ST. LOUIS — New reports raise troubling concerns about the environmental fallout from contamination and a subsurface fire at a landfill in St. Louis County, Missouri Attorney General Chris Koster said Thursday.
Several findings were released about the Bridgeton Landfill, including radiological contamination in trees outside the landfill's perimeter and that the underground fire has moved past two rows of interceptor wells that were built by owner Republic Services to keep it from reaching buried nuclear waste in an adjacent landfill.
"These reports underscore what has been clear from the beginning — Republic Services does not have this site under control," Koster said in a statement. "Not only does the landfill emit a foul odor, it appears that it has poisoned its neighbors' groundwater and vegetation."
Republic Services said in a statement that the state "appears intent on making conditions seem scary, which only exacerbates public angst and confusion." The statement said some of the new conclusions are overstated and others are scientifically wrong.
"Despite the theatrics, the State's experts found no threat to public health or safety that actually exists," the Phoenix-based company said. "In addition, the State's reports do not provide any new data indicating subsurface reaction movement in the direction of radiologically impacted materials. Bridgeton Landfill is in a managed state. It is safe, and it is intensely monitored."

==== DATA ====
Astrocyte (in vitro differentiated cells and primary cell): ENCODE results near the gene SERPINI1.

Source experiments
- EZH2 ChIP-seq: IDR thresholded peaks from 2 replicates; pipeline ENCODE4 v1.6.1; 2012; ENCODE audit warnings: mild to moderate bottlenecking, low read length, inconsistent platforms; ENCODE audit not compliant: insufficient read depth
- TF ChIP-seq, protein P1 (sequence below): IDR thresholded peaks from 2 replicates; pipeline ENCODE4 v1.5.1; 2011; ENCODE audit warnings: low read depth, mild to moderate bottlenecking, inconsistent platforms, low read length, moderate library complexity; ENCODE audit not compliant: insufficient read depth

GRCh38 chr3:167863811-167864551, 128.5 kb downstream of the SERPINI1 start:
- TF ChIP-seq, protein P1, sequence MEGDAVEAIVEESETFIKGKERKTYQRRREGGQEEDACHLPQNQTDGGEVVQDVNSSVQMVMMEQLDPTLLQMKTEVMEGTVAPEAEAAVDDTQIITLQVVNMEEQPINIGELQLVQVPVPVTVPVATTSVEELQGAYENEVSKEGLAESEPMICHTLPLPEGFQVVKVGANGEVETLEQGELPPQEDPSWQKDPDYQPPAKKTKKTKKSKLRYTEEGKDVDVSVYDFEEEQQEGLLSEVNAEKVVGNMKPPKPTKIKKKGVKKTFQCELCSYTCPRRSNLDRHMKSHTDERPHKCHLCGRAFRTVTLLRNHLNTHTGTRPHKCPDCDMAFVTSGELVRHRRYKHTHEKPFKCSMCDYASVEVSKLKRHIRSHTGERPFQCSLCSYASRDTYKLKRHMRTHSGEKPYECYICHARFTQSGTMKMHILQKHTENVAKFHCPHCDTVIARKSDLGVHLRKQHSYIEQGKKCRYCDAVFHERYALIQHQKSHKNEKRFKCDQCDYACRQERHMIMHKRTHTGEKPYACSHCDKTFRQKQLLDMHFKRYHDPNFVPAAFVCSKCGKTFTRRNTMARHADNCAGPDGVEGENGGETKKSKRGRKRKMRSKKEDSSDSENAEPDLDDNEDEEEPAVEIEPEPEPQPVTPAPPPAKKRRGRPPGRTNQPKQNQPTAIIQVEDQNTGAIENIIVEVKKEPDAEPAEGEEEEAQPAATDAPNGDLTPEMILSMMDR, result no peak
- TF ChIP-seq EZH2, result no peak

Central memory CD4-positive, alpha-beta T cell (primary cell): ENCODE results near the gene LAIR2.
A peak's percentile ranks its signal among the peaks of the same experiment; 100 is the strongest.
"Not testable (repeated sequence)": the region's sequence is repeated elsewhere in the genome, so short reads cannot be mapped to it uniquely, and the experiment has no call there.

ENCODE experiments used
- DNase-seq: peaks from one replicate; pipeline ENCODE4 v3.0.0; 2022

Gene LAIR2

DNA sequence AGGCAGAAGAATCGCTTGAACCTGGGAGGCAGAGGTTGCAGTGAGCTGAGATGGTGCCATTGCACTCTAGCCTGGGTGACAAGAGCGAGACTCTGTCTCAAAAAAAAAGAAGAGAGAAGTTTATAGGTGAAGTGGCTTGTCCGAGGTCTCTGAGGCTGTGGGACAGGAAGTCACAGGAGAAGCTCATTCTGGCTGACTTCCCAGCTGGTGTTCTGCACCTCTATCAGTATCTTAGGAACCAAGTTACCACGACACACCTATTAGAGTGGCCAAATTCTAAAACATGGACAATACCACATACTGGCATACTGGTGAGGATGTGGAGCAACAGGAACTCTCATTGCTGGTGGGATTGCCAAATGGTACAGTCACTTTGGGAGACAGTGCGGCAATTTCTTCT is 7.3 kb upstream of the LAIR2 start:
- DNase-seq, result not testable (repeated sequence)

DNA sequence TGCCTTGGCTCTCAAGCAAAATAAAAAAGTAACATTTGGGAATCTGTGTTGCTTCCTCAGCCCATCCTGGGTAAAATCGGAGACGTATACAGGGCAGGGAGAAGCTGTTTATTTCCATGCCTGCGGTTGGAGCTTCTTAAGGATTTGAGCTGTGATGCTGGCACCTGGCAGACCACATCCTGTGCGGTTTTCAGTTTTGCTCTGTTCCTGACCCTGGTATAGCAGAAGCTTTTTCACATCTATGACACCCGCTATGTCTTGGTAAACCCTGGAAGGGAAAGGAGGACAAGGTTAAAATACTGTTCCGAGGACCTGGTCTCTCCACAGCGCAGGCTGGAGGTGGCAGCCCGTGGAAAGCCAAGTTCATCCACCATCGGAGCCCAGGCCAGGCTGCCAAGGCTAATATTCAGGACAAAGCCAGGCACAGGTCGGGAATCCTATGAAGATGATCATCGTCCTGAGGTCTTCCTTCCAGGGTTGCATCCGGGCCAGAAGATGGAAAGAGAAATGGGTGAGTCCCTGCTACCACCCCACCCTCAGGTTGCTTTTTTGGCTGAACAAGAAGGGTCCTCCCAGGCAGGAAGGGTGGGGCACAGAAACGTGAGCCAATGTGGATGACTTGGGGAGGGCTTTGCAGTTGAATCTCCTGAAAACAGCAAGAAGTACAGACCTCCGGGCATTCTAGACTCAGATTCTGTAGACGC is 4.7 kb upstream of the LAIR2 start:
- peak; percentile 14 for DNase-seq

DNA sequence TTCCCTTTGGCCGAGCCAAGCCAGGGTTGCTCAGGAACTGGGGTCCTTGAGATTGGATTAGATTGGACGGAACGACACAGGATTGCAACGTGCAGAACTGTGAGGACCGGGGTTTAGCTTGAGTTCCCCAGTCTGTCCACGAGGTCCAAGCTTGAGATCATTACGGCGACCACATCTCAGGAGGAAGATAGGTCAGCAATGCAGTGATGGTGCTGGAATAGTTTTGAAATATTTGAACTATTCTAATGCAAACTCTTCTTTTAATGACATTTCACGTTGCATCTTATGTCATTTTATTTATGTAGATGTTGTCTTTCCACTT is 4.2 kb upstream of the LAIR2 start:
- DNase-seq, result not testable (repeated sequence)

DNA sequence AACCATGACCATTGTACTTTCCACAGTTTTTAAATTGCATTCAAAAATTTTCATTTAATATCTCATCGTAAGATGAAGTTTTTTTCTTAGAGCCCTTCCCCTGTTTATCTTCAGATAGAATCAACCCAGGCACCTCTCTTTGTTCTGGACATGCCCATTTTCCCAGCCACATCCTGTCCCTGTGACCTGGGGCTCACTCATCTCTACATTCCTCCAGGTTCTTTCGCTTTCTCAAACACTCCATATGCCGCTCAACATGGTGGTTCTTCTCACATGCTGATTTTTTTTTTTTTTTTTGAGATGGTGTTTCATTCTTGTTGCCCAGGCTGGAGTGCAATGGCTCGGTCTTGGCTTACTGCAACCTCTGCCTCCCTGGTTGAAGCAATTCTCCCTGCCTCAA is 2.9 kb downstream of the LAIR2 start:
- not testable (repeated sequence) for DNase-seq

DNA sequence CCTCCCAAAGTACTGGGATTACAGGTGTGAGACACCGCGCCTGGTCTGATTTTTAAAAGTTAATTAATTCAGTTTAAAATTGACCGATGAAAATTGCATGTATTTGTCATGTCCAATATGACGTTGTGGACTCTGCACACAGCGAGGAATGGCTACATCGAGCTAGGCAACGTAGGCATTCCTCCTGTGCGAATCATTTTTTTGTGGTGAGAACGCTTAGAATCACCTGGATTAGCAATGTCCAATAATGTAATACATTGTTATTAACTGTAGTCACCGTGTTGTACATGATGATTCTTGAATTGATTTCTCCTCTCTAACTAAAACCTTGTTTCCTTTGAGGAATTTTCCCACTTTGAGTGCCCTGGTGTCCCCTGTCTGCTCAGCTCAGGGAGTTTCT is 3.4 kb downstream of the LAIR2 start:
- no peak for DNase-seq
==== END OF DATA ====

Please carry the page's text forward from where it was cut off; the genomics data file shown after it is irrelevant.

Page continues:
Koster filed suit against Republic Services in 2013, alleging negligent management and violation of state environmental laws. The landfill often creates an odor so strong that many residents say they are often forced to stay indoors.
The underground fire is near the adjacent West Lake Landfill, where waste from nuclear weapons production was illegally dumped four decades ago. The Environmental Protection Agency is determining the best way to clean up the West Lake site, but told a Washington, D.C.-based environmental watchdog group in November that the smoldering fire didn't appear to be encroaching.
"We will include all pertinent data in our decision making at the West Lake Landfill Superfund Site," the EPA's Region 7 office said Thursday.
Dawn Chapman, who lives about two miles from the landfill with her husband and three children, said the reports are proof that action needs to be taken. "I think it's evident with what came out today that we've been lied to by this company, and frankly, our Environmental Protection Agency has failed us," Chapman said.
The reports, which were done by university researchers and experts, also found:
— Radiological and organic contamination was detected in trees on land next to the Bridgeton Landfill.
— Contamination in groundwater outside the perimeter of the landfill.
— A "catastrophic event" fire "was foreseeable and preventable," according to Todd Thalhamer, a California civil engineer and landfill fire expert, and that the landfill operator's decision to overdraw gas-collection systems and inadequately maintain soil cover were factors causing the fire.
The reports were gathered as part of Koster's lawsuit, which is scheduled for trial in March.